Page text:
Joy Mboya is the Executive Director of GoDown Arts Centre. She was a member of the band Musikly Speaking, remembered for Jamriambo – the hit song that raised the profile of Kenyan music in the early 1990s. A trained architect, she continues to influence the art scene through research, study and training. Joy’s story is excerpted from a forthcoming book, Pioneers & Transformers: The Journeys of Top Achieving Women in Kenya, published by the Kenya Yearbook Editorial Board.
An encounter with GoDown Arts Centre boss Joy Mboya leaves no doubt that she is a busy yet charming person. An improvised wooden staircase leads up to her modest office above the reception area. The office gives a wide view of the Performing and Visual Arts Centre Ltd, popularly known as the GoDown Arts Centre, of which Mboya is the Executive Director. The Centre provides the space and enabling environment for artists to nurture and showcase their diverse talents. Mboya often shrugs off compliments about her looks.
Now in her 50s, she would pass for a woman in her 20s. With no make-up and minimal African jewellery – just a nose ring, earrings and a bangle – she looks natural in an ankle-length piped black-and-white skirt and black vest that sit comfortably on her lean body. Her clean-shaven head stands out against her Mohican-Turkana locks that are partly hidden by sunglasses flung atop her head.
There’s nothing to her grooming and fitness regime, she says, having sorted her hair with the low maintenance hairdo. “I jump into the shower, dress up in my jeans and T-shirts and leave. Occasionally I need to clip my nails and yes, I cut my hair every three weeks. I don’t go to the gym or jog.”Her trademark hairdo is striking. “When they were younger, my girls would notice people staring or whispering after us, but I urged them to learn to ignore such attention. You know, you live inside yourself.”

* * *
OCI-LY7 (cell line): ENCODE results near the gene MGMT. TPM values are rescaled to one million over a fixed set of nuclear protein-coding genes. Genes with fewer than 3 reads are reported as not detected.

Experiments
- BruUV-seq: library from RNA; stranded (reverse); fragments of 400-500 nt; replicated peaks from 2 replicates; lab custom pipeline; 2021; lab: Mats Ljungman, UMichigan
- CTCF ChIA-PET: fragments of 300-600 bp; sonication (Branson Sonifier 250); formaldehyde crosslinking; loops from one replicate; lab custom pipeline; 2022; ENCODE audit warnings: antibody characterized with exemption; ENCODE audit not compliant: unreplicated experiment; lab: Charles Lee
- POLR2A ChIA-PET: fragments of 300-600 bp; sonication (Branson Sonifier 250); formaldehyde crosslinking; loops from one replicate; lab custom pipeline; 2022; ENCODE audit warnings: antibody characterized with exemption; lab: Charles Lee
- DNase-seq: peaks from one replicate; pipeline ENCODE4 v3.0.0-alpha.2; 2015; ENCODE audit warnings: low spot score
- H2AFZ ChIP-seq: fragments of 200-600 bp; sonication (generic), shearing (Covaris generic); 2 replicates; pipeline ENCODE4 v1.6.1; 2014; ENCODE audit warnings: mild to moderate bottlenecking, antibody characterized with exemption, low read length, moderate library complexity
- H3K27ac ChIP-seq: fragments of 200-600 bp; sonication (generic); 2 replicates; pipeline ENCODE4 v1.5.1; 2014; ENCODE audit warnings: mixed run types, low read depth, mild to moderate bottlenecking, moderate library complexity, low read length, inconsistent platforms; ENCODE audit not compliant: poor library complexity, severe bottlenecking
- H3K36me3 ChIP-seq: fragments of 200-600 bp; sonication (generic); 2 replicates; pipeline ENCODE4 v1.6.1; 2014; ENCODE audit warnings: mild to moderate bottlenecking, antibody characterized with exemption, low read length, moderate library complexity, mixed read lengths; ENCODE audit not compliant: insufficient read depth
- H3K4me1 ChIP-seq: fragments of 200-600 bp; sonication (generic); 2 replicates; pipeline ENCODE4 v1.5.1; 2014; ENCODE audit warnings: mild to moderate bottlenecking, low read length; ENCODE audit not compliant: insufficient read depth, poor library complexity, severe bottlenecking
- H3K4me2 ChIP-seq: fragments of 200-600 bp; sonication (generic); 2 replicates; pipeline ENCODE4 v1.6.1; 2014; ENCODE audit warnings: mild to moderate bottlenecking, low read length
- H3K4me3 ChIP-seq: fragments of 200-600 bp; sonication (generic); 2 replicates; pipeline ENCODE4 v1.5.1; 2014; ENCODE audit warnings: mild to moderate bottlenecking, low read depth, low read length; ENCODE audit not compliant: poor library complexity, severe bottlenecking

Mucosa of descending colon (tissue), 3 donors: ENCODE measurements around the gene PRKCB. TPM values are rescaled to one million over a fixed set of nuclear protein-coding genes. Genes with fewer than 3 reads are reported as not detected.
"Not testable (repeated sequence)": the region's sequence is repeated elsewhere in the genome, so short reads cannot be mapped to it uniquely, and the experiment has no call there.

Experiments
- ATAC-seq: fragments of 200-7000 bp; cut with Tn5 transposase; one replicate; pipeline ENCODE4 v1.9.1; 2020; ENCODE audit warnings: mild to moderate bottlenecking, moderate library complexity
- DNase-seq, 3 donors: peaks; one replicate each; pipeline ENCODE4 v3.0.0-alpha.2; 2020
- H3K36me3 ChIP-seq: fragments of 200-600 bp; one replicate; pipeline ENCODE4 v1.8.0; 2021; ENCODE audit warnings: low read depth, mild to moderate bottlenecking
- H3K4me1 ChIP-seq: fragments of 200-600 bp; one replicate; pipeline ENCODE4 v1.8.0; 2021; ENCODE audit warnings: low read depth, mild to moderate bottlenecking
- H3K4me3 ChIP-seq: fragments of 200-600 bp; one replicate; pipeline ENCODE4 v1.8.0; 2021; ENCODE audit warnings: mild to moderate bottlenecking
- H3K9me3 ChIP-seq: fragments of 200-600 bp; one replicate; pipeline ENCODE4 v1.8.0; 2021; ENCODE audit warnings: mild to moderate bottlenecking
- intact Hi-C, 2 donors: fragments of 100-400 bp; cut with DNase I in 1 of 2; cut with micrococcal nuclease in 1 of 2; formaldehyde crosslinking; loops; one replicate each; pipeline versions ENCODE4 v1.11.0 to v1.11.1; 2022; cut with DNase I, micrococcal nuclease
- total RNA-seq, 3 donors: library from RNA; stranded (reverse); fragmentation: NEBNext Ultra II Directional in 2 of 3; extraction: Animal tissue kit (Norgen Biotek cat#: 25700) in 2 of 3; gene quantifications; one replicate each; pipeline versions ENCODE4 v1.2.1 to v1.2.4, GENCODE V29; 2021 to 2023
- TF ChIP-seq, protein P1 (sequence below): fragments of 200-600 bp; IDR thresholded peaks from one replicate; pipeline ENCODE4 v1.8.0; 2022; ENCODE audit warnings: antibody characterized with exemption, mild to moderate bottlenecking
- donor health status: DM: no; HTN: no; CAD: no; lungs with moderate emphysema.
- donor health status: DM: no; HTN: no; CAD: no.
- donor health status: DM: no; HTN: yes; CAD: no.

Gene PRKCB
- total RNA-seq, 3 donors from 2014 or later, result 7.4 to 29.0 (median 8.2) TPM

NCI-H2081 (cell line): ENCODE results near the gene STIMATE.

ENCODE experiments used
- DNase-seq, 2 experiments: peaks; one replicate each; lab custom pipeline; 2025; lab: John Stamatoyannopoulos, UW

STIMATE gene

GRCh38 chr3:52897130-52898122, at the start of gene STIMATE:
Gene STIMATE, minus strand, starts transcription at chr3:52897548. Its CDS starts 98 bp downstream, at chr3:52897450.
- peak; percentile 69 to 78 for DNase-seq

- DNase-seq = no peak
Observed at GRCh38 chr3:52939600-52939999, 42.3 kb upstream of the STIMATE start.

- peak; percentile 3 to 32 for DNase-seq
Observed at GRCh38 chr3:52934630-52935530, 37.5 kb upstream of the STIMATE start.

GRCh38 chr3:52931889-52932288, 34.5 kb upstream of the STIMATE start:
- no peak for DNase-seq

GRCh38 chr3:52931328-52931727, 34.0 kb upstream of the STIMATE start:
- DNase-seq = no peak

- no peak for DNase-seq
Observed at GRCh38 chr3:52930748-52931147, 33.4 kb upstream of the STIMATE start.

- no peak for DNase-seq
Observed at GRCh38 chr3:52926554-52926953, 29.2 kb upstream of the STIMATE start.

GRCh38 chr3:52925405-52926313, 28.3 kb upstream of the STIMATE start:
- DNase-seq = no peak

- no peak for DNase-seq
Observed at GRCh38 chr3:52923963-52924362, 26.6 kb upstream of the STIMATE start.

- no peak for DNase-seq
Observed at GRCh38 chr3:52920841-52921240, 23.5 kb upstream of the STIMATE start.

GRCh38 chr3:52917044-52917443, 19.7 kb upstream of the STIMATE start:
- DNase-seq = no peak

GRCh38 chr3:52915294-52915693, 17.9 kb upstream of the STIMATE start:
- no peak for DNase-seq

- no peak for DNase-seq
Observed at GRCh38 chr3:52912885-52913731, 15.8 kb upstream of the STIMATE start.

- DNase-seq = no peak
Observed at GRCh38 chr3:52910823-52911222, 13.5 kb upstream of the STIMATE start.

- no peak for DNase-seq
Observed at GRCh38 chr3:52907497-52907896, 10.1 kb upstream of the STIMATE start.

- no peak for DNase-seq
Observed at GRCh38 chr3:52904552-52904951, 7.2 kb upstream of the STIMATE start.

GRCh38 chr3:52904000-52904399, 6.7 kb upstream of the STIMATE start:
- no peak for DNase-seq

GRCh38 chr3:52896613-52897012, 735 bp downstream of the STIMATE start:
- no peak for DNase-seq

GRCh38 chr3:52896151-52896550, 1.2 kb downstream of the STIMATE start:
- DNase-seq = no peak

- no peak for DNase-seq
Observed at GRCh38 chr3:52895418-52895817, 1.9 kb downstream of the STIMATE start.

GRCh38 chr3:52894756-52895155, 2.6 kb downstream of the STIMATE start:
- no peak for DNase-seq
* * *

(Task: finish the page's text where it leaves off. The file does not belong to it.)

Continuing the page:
She does not consider herself any different from anyone else. Mboya considers herself an introvert. “Left to my own devices, I’d spend time alone reading and would not feel lonely. But my work has made me a little outgoing,” she says, adding that she has tunnel vision and will often not notice what is happening around her – like attracting attention. Mboya is alert and eloquent as she discusses her life.
The fourth of the seven children of Elmad and Catherine Mboya, the artist grew up in Nairobi where she attended Kilimani Primary and Alliance Girls’ High School. She faced the usual early life challenge of choosing between a career rooted in her talents and interests and “what would eventually give me a job.”She loved both the sciences and the arts, specifically biology and music, which she studied throughout high school. Still, making a choice on what to pursue for her university studies posed a dilemma.
“I would have chosen music, but it wasn’t well developed in Kenya. With my liking for science and arts, architecture was the better option.” And so she took a degree course in Architecture at Princeton University in the United States of America between 1980 and 1985. While in the US, her interest in music deepened, an interest she pursued when she returned to Kenya. Kenyans of age in the mid-1980s to early 90s will recall Mboya from Musikly Speaking – the all-girl band that produced well-blended music and staged scintillating shows.
Musician Suzanne Gachukia started the band in 1985, having studied music at a time most parents scorned the arts as a career path. Gachukia, together with Mboya, Susan Matiba and Ciru Gecau, helped popularise Kenyan music at a time when local entertainment enthusiasts shunned local creativity for western sounds they equated with sophistication. With songs like Jamriambo and Saturday Nite dominating the Kenyan airwaves, the group helped revive contemporary music by adding an urban sound to their work. To some extent, later bands and solo musicians such as Hart, Five Alive, Jimmi Gathu, Kalamashaka, Zanaziki and Gidi Gidi Maji Maji owed their success to the trend-setting Musikly Speaking.